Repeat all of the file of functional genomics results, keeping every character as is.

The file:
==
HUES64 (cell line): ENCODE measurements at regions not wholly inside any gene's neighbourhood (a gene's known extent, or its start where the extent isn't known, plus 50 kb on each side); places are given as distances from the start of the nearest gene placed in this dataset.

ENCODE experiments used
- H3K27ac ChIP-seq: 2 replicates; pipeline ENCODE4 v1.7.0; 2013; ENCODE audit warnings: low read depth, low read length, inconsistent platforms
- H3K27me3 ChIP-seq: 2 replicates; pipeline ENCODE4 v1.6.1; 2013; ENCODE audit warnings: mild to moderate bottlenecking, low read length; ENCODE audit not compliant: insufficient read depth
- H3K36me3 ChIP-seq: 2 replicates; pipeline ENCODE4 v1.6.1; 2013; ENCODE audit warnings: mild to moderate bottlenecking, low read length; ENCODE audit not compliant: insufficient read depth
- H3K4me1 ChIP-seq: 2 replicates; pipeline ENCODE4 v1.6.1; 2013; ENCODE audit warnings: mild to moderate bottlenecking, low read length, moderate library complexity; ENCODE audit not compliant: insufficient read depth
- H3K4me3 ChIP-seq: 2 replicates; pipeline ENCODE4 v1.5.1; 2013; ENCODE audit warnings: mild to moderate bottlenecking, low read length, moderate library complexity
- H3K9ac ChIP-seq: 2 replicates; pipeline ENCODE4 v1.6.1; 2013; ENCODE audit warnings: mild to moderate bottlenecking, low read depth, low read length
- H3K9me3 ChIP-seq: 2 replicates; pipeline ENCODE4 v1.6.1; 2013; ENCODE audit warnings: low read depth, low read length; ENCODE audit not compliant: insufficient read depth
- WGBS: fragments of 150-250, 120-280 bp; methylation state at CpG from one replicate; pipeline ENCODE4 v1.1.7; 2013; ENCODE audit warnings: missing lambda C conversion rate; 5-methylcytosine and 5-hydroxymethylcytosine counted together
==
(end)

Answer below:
HUES64 (cell line): ENCODE measurements at regions not wholly inside any gene's neighbourhood (a gene's known extent, or its start where the extent isn't known, plus 50 kb on each side); places are given as distances from the start of the nearest gene placed in this dataset.

ENCODE experiments used
- H3K27ac ChIP-seq: 2 replicates; pipeline ENCODE4 v1.7.0; 2013; ENCODE audit warnings: low read depth, low read length, inconsistent platforms
- H3K27me3 ChIP-seq: 2 replicates; pipeline ENCODE4 v1.6.1; 2013; ENCODE audit warnings: mild to moderate bottlenecking, low read length; ENCODE audit not compliant: insufficient read depth
- H3K36me3 ChIP-seq: 2 replicates; pipeline ENCODE4 v1.6.1; 2013; ENCODE audit warnings: mild to moderate bottlenecking, low read length; ENCODE audit not compliant: insufficient read depth
- H3K4me1 ChIP-seq: 2 replicates; pipeline ENCODE4 v1.6.1; 2013; ENCODE audit warnings: mild to moderate bottlenecking, low read length, moderate library complexity; ENCODE audit not compliant: insufficient read depth
- H3K4me3 ChIP-seq: 2 replicates; pipeline ENCODE4 v1.5.1; 2013; ENCODE audit warnings: mild to moderate bottlenecking, low read length, moderate library complexity
- H3K9ac ChIP-seq: 2 replicates; pipeline ENCODE4 v1.6.1; 2013; ENCODE audit warnings: mild to moderate bottlenecking, low read depth, low read length
- H3K9me3 ChIP-seq: 2 replicates; pipeline ENCODE4 v1.6.1; 2013; ENCODE audit warnings: low read depth, low read length; ENCODE audit not compliant: insufficient read depth
- WGBS: fragments of 150-250, 120-280 bp; methylation state at CpG from one replicate; pipeline ENCODE4 v1.1.7; 2013; ENCODE audit warnings: missing lambda C conversion rate; 5-methylcytosine and 5-hydroxymethylcytosine counted together